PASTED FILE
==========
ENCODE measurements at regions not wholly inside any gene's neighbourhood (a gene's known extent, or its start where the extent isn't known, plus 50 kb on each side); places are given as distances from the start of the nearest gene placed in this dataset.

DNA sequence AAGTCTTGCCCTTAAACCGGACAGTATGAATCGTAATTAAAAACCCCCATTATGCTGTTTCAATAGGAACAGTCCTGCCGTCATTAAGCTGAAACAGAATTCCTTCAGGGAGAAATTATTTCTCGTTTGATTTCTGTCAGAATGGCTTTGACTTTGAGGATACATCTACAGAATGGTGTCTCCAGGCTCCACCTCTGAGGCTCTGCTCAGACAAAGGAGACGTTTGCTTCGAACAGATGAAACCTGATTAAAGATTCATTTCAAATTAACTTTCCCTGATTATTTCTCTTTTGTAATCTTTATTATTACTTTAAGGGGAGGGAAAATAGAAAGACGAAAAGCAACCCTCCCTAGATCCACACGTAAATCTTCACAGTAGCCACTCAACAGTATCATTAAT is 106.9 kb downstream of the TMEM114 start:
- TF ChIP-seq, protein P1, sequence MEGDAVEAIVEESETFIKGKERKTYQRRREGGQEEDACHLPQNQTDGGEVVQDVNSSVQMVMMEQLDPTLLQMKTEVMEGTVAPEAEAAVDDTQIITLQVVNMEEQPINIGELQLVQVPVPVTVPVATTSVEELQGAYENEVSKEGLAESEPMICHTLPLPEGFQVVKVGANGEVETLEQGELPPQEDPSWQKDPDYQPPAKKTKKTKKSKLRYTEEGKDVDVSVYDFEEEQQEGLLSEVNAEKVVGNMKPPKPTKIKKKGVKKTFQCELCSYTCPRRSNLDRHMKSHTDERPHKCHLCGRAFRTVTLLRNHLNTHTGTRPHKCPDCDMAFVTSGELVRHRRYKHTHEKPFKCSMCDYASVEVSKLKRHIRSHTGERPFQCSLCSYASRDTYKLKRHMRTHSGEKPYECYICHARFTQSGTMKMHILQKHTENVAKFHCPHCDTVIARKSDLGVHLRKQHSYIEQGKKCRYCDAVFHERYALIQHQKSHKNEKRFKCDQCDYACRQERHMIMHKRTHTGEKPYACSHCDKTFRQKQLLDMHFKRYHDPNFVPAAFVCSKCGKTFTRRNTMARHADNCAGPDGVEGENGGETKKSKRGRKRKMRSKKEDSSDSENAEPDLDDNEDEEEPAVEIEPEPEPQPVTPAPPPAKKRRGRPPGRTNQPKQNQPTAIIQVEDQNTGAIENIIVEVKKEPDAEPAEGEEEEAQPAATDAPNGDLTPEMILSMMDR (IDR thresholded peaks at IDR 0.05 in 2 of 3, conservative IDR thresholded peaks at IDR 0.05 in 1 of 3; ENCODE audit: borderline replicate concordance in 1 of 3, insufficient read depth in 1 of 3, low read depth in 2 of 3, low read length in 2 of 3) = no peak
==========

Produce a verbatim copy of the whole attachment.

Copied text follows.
ENCODE measurements at regions not wholly inside any gene's neighbourhood (a gene's known extent, or its start where the extent isn't known, plus 50 kb on each side); places are given as distances from the start of the nearest gene placed in this dataset.

DNA sequence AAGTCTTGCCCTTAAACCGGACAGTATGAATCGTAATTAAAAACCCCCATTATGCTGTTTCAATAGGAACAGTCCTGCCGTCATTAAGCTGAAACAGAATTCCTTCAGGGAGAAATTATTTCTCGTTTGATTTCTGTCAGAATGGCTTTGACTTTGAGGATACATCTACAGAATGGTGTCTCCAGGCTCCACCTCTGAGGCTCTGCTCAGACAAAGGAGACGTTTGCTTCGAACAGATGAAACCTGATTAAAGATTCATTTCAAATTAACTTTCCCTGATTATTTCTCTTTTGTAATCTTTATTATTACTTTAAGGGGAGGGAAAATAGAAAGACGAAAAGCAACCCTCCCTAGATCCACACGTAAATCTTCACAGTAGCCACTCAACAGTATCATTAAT is 106.9 kb downstream of the TMEM114 start:
- TF ChIP-seq, protein P1, sequence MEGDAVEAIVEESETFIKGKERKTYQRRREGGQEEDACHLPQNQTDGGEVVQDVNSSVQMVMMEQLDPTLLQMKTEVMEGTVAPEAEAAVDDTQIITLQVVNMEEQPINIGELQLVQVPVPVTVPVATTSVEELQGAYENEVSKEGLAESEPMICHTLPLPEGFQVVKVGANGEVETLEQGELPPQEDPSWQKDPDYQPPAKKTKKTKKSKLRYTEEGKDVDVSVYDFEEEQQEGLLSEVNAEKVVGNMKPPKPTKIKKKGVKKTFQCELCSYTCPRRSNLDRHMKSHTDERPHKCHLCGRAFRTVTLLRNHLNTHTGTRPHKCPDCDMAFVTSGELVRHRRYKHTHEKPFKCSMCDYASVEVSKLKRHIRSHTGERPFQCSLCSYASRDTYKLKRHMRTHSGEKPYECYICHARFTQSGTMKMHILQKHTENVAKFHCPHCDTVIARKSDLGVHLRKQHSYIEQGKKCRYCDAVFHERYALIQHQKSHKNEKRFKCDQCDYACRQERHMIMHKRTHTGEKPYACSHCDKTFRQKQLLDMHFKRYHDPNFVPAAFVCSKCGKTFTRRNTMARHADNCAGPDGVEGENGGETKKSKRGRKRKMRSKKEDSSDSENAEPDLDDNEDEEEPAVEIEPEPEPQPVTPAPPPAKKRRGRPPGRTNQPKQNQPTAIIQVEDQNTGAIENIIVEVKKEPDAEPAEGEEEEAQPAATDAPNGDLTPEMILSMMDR (IDR thresholded peaks at IDR 0.05 in 2 of 3, conservative IDR thresholded peaks at IDR 0.05 in 1 of 3; ENCODE audit: borderline replicate concordance in 1 of 3, insufficient read depth in 1 of 3, low read depth in 2 of 3, low read length in 2 of 3) = no peak